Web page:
| Artist: Emulsion|
CD Title: Death of the Author
Reviewer: Joshua Heinrich
Emulsion's Death of the Author is a 5-track EP centered around ethereal analog synth atmospherics, processed speech samples, and analog percussion samples and rhythmic elements. At times reminiscent of Sam Rosenthal's Before the Buildings Fell or analog synth-based works by old-school ambient artists like Brian Eno with hints of Aphex Twin, Emulsion does a remarkable job of using warm analog sounds, droning elements, melodic elements, and dissonance to create an emotional and sonically interesting album while avoiding the cold and mechanical nature that sometimes plagues other analog-based ambient works.
The album kicks of with an unexceptional cover of The Cure's "Pornography" that imitates the reversed broadcast samples found in the original but shuns The Cure's mood and darkness in favor of ambient backgrounds and almost Rammstein-esque low-pitched spoken vocals by Ahab Rex that don't really compliment the track (and appear to contain a few very minor lyric changes, not for the better I'm afraid). Oddly enough, the interesting ambient elements and great use of radio samples and reversed loops would have made for a decent original opening instrumental were it not for the addition of the spoken-word vocals that turn it into a disappointing cover.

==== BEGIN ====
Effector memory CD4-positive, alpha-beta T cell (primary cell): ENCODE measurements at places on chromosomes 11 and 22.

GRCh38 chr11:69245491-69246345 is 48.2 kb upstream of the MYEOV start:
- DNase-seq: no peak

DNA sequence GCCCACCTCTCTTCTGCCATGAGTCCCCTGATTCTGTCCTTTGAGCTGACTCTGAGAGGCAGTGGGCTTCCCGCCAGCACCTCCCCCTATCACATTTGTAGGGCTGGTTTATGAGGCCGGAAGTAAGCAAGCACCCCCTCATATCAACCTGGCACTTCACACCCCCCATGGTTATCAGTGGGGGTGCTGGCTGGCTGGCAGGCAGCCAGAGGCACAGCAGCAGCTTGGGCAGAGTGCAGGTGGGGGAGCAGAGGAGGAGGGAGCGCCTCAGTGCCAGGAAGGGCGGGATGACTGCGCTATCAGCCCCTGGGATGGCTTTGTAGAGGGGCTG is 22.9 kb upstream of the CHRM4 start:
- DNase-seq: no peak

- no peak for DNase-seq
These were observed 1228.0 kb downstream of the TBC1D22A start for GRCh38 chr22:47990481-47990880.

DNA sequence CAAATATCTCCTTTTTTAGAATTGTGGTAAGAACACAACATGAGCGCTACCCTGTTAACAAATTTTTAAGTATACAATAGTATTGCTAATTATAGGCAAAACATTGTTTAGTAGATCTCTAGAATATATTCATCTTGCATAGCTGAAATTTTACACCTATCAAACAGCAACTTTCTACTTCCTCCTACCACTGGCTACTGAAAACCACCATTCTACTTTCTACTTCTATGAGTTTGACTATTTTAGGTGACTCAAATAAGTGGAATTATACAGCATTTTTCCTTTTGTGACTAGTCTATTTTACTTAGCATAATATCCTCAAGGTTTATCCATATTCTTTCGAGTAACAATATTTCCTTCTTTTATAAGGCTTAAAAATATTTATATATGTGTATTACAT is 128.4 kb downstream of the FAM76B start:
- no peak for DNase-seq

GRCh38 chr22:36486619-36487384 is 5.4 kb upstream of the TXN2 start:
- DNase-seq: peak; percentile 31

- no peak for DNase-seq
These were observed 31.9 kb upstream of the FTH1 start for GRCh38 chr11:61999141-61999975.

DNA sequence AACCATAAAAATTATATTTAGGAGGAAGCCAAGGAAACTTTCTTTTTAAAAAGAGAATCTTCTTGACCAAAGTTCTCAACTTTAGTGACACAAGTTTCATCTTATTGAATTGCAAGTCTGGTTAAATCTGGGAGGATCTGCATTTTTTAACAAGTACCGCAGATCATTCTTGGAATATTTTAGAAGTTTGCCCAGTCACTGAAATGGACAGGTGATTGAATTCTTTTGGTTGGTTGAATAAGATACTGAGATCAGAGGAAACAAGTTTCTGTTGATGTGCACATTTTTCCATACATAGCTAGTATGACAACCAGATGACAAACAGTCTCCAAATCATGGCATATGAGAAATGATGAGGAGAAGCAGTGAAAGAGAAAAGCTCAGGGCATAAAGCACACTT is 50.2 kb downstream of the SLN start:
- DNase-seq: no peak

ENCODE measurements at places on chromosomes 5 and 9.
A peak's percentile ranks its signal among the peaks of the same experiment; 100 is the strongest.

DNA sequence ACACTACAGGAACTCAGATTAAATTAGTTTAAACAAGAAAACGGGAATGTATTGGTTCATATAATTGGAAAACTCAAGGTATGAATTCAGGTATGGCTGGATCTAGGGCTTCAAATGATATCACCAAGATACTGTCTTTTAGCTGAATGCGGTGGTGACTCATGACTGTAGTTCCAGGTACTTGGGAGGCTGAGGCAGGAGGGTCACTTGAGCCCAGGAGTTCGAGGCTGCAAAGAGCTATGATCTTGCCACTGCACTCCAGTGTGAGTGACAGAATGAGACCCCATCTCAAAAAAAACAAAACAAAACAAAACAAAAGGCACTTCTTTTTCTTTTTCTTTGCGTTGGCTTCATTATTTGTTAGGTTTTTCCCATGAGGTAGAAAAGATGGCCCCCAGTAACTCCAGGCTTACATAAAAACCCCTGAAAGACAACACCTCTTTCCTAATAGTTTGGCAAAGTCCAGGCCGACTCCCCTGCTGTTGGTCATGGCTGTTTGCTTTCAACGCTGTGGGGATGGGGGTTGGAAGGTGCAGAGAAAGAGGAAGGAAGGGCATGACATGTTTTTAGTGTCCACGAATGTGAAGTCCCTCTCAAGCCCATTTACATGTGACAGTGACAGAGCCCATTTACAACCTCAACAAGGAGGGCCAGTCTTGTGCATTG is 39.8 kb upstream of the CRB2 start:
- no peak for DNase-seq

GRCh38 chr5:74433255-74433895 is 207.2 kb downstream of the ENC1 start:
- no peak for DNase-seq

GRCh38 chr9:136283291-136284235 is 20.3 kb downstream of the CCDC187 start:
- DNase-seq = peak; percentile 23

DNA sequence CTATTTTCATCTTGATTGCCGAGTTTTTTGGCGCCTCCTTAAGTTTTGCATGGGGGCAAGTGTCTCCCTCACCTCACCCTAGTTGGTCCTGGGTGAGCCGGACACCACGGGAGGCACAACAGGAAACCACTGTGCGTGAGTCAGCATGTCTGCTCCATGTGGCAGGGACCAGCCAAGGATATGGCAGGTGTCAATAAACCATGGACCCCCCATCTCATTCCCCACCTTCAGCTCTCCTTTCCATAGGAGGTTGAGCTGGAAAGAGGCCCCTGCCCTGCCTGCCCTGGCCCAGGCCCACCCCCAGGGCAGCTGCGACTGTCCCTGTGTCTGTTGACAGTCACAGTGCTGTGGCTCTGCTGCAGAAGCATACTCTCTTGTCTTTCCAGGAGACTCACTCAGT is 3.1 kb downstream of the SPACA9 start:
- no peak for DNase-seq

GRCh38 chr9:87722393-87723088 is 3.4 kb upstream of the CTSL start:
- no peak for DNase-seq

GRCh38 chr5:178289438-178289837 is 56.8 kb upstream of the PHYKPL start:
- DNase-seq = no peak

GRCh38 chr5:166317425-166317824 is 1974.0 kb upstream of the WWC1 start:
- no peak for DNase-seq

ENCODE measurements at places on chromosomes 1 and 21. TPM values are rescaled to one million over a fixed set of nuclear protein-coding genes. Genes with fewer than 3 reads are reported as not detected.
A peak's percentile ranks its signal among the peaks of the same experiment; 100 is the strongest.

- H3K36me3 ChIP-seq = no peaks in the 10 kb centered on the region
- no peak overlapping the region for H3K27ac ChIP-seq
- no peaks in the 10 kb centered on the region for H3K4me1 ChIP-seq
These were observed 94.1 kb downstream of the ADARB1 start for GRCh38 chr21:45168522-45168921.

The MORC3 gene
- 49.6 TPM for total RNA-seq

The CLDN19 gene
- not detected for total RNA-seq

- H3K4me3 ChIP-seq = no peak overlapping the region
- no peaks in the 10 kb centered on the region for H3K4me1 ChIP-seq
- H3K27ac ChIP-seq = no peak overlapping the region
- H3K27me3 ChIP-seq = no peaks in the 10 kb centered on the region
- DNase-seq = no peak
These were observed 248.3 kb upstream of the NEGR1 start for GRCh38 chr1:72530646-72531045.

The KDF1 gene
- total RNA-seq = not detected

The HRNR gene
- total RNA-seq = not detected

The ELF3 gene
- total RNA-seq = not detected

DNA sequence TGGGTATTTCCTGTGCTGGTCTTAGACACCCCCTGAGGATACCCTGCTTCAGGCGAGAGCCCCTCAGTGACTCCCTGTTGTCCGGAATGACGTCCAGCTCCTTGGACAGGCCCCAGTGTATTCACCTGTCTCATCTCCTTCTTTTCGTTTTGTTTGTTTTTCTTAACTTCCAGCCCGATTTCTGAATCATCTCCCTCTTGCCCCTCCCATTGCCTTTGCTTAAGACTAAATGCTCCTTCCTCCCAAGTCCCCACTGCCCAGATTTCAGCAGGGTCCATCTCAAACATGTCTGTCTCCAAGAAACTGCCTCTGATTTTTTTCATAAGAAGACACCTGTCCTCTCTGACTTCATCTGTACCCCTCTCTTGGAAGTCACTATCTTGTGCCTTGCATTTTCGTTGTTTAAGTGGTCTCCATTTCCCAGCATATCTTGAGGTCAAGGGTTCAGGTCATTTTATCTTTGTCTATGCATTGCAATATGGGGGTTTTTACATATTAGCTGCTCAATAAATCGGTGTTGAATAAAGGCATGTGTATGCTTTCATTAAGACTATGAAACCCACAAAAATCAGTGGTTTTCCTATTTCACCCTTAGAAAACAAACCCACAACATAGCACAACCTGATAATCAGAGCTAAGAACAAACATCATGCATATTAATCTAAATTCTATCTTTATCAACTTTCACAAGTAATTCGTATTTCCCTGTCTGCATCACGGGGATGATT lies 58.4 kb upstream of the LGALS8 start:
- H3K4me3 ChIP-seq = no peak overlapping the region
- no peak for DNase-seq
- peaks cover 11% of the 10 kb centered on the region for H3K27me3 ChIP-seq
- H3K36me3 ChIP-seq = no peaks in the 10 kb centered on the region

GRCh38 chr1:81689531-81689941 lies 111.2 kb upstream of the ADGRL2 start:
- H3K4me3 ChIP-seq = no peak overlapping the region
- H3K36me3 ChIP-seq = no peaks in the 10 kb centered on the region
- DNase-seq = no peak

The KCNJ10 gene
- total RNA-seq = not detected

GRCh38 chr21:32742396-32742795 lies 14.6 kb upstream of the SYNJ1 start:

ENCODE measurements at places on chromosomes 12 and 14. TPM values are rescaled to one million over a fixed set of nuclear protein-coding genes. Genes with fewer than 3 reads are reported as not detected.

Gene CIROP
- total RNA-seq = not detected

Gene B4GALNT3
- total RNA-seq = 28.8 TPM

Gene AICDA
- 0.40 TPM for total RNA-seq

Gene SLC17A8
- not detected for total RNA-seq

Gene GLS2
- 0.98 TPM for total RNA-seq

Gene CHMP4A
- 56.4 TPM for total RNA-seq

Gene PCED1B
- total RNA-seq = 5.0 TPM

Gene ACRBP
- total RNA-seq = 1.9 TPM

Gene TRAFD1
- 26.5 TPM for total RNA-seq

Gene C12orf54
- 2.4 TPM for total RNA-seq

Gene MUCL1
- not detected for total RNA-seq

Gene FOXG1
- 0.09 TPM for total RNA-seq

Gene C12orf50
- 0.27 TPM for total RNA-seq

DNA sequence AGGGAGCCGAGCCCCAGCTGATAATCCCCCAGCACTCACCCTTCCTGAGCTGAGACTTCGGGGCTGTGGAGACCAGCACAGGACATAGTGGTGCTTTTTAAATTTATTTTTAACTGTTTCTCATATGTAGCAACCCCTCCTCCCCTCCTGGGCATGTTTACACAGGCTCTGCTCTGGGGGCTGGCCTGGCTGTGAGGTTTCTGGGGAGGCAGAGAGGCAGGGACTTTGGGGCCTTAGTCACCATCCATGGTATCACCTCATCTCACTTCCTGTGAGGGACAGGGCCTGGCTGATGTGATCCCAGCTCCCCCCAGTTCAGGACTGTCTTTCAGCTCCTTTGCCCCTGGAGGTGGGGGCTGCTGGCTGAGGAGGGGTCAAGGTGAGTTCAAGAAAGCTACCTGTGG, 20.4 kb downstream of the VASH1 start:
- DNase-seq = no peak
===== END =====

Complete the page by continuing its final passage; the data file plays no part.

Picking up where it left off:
The following 4 tracks are all instrumental pieces with the exception of various processed spoken word and radio/TV broadcast samples. "Is Lust" is notable for its pounding electronic drums, analog synth string atmospheres, layered electronic bleeps, and moments of screeching, distorted high-pitched electronics. The moody "Undone", perhaps my favorite track on the EP, starts out with great, moody swirling keyboards and industrial percussive sample stabs reminiscent of something from the original score to The Crow before being overcome by layers of melodic analog synth and lo-fi female vocal samples. "Sonido Negro" is a moody, haunting track consisting of layered analog atmospherics, what sounds like rainstick or fire samples, and various pitch shifted and reverb-drenched vocal samples. The closing track, "Every Machine Makes a Mistake", is based around slow, steady percussion with pulsating, vibrato-laden analog atmospherics and processed vocal samples in the background, eventually leading to a final buildup and ambience that seems to be something of an intentional atmospheric/sonic motif recalling the EP's opening track.
Overall, Death of the Author is a fairly exceptional ambient CD with something of an old-school analog-based approach. If you can forgive the somewhat unsatisfying opening cover of "Pornography", you'll find a release that is both emotionally and artistically compelling. Sometimes haunting and melancholy, at other times more up-tempo and bordering on ambient industrial, Death of the Author is definitely worth checking out.
Emulsion website: www.emulsionmusic.com
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